For my day 3 recap, please jump here. The fourth day has started and I decided to attend a couple of session. Both are not in my direct field of expertise but promised to be very interesting.

Network architectures for inbound traffic inspection

This by chalk-talk was organized by Alexandra Huides and Tom Adamski, both Senior Architects from AWS. During various phases of an application lifecycle, people want to inspect inbound traffic coming from outer networks like Internet to the VPC of the application. Split into examples and design considerations, they provided lots of useful information.

For inbound traffic inspection, the following needs to be checked beforehand : is the application traffic HTTP or HTTPS ? would you need TCP/IP filtering or inspection up to the application level ? do you have one or multiple VPCs?

Either centralized or distributed, various AWS products or services cover the security of the application. As distributed solutions, meaning the implementation done at the VPC level, there are the AWS Network Firewall and the AWS Gateway Load Balancer. For the second option, all incoming traffic is redirected to a second VPC where a third-party firewall is implemented. As centralized solutions, there are the AWS WAF and what they called the ELB sandwich. The first solution implements the Web application firewall at the ALB level. For the second solution, a third-party firewall reside in a dedicated subnet of a specific VPC. Two implementation examples were then shown to the attendees so we could understand better each product and their pro & cons.

A quick grab & go lunch improvised with my colleague Nicolas, and I switched to the second presentation. This one was related to CloudFormation.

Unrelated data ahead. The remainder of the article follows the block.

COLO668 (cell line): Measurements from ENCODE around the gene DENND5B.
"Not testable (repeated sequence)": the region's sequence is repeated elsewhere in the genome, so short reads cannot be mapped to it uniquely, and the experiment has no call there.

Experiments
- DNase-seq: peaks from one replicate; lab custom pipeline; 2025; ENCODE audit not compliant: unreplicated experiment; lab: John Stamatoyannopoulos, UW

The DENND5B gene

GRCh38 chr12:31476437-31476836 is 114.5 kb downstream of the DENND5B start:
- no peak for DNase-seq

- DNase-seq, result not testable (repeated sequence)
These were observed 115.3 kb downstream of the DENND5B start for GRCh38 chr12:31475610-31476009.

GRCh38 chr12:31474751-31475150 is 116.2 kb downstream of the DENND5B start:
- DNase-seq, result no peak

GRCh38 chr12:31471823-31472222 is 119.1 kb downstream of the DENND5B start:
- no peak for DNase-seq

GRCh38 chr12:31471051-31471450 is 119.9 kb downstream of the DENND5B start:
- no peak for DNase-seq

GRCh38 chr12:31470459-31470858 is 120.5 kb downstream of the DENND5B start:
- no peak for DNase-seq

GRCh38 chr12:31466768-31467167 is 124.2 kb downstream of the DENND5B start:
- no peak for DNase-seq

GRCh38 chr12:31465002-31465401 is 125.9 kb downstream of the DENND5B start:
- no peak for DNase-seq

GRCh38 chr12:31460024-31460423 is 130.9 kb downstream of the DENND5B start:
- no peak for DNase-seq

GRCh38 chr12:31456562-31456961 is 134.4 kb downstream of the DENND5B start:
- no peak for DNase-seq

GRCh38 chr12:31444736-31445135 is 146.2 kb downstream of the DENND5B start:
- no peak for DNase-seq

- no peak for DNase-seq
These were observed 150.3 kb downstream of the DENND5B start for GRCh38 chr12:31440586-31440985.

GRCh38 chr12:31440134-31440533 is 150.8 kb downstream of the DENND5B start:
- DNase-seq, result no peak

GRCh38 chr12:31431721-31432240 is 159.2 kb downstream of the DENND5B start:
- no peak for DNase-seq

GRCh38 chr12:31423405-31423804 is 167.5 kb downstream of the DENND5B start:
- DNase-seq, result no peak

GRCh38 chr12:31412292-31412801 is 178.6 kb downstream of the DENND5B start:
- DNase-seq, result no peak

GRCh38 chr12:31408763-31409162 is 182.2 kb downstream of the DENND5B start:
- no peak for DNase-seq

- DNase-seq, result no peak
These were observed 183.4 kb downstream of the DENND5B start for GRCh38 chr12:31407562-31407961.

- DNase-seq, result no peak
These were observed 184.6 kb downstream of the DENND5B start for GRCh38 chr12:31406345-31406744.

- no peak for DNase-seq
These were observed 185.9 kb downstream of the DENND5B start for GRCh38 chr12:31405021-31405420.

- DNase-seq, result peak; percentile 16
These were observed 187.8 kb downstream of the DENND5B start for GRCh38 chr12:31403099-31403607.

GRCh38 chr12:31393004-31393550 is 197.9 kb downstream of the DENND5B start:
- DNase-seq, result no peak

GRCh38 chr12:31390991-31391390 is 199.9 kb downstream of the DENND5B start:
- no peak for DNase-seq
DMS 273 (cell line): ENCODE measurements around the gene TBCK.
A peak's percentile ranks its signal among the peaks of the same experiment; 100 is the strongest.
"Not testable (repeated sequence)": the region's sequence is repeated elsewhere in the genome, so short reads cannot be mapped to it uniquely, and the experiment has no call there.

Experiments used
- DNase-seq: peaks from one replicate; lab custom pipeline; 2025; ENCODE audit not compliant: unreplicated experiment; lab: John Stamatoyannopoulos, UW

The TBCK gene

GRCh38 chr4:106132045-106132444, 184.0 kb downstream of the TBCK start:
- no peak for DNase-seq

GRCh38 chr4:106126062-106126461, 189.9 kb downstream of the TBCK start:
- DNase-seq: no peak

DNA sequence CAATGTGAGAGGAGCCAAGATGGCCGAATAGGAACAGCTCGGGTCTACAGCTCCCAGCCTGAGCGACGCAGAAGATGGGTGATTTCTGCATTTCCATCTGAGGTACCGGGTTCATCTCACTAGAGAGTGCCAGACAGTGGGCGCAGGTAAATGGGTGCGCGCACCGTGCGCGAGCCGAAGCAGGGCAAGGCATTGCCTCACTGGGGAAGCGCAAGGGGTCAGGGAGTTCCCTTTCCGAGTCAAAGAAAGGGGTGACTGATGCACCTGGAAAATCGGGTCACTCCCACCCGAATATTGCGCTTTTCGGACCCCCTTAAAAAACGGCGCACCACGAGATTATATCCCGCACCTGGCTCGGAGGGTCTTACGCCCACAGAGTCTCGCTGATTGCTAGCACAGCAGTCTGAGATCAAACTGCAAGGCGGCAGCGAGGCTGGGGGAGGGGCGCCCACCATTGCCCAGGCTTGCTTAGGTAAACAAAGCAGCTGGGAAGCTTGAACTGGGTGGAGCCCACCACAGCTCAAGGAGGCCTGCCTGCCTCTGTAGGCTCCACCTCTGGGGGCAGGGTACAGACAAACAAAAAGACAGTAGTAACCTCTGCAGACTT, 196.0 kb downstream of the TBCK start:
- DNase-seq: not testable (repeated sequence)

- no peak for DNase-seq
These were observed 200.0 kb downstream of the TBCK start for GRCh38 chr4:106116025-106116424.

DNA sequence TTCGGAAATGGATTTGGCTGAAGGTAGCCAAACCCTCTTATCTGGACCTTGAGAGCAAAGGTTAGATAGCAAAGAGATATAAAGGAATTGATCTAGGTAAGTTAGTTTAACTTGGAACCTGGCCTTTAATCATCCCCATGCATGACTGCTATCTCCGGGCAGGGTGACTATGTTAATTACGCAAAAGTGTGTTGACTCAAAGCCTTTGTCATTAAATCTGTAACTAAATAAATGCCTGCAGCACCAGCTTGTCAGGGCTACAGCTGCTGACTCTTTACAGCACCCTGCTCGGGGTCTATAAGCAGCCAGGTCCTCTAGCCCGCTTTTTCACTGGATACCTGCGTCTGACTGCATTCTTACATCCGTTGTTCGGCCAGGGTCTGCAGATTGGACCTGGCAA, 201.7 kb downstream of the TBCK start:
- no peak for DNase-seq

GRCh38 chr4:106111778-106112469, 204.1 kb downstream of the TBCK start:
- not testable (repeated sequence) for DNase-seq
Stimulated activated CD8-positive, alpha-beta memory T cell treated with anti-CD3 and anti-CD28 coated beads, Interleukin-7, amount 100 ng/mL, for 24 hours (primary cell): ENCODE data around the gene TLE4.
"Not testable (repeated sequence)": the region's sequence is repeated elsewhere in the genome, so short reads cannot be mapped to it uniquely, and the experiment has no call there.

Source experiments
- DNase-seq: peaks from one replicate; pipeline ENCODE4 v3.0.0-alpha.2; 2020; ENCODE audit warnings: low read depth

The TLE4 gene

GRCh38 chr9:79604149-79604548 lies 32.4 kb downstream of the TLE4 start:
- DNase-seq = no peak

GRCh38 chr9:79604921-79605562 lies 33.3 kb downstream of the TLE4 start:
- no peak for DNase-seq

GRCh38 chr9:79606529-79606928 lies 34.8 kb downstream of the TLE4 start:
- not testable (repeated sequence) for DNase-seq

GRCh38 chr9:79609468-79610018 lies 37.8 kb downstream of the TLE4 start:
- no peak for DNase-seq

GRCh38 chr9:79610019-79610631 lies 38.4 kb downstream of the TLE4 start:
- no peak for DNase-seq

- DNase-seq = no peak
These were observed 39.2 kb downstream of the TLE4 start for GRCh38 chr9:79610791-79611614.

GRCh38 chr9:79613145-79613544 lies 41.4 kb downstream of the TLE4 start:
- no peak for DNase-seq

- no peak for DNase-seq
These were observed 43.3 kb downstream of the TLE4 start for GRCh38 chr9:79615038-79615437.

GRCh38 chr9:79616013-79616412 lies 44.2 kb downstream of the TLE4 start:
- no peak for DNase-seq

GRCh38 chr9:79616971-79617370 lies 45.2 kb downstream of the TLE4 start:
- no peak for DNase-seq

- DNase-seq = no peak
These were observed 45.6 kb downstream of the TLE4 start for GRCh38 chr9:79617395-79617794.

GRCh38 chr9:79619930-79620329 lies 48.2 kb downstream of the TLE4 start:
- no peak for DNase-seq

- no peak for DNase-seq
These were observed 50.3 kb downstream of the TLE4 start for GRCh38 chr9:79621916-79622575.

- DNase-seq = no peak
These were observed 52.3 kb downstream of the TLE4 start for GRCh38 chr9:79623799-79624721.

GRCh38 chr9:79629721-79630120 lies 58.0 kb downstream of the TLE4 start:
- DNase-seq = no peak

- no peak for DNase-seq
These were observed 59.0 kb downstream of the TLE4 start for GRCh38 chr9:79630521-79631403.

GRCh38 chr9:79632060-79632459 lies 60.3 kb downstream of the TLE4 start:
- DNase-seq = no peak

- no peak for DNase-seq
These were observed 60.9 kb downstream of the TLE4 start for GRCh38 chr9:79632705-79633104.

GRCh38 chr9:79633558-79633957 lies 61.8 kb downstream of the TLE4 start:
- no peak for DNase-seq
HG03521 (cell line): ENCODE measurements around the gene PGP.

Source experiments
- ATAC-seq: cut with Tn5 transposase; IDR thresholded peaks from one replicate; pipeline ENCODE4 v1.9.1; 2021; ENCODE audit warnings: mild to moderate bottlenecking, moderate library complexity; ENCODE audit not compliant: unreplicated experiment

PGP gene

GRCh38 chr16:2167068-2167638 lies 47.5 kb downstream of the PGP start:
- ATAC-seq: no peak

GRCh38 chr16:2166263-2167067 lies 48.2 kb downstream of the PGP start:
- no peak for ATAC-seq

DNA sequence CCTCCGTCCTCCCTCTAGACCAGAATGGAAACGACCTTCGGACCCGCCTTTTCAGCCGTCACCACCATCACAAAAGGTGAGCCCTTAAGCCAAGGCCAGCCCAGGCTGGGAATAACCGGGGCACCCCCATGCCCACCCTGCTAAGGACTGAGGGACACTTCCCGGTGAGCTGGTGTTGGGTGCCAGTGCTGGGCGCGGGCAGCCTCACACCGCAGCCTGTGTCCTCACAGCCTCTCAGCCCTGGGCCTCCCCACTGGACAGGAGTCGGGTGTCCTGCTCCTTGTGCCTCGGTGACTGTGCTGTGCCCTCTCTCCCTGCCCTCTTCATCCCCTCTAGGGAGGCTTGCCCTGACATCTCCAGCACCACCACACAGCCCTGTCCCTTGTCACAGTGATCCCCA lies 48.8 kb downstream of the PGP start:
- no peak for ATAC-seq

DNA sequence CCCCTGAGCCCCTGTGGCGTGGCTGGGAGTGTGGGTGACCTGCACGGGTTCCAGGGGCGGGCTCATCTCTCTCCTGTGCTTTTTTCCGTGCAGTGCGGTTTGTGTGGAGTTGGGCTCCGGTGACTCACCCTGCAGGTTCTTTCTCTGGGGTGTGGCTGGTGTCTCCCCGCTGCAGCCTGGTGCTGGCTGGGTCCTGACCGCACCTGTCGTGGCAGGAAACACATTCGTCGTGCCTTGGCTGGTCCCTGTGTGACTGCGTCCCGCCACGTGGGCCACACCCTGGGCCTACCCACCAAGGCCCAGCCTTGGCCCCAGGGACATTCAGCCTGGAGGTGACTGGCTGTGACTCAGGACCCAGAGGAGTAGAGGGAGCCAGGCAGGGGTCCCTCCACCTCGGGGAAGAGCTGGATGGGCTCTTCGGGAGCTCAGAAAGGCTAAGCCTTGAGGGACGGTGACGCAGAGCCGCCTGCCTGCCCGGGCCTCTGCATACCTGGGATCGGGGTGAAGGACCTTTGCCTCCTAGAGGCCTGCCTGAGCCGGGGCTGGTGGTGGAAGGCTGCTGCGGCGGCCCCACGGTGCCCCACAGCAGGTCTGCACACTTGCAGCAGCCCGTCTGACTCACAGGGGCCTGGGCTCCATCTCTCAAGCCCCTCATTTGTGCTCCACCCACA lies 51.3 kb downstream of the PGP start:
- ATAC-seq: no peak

What’s new with AWS CloudFormation and AWS CDK

This session was hosted by Jaswanthi Meganathan and Adam Ruka, from AWS. I had experienced CloudFormation years ago. The purpose of the template I’ve built was to automatically create a VPC and  EC2 instance with a specific set of security groups from a customized AMI. Quite simple, this template was also a reason for me to practice this service.

While CloudFormation is a IaC service (IaC standing for Infrastructure as Code) allowing you to model (either using JSON / YAML templates or using the CloudFormation designer, a GUI tool), provision and manage the infrastructure in AWS, CDK is a framework offering IaC capabilities but using popular programming languages, such as TypeScript, Python, Java, .NET, and Go. AWS CloudFormation is a declarative approach for modeling infrastructure, CDK a the imperative approach.

One of CDK’s main change of v2 over v1 is the consolidation of package libraries. Before, developers had to include almost one dedicated library for each AWS service used by CDK. Now, only one.
The new CDK v2 propose also an improved coverage of AWS services. Are included now : AWS EKS, Amazon CloudFront, Amazon OpenSearch Service (formerly Amazon Elasticsearch Service), AWS AppMesh, Amazon CodeGuru, and Amazon Document DB. Announced GA during the re:Invent, the Construct Hub is an AWS external website, https://constructs.dev/, permitting users and developers to share custom resources templates.

On the other hand, CloudFormation now supports 165 over 174 AWS Services. They also raised the maximum number of stack per account, from 200 to 2000.

Thursday was the last full day of this re:Invent. The morning was very intense : we attended to Werner Vogels’ keynote, CTO of Amazon. Don’t hesitate to jump into my colleague’s post here.
Tomorrow will be a bit more quiet, as the event is closing at 12h30.


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Jean-Philippe Clapot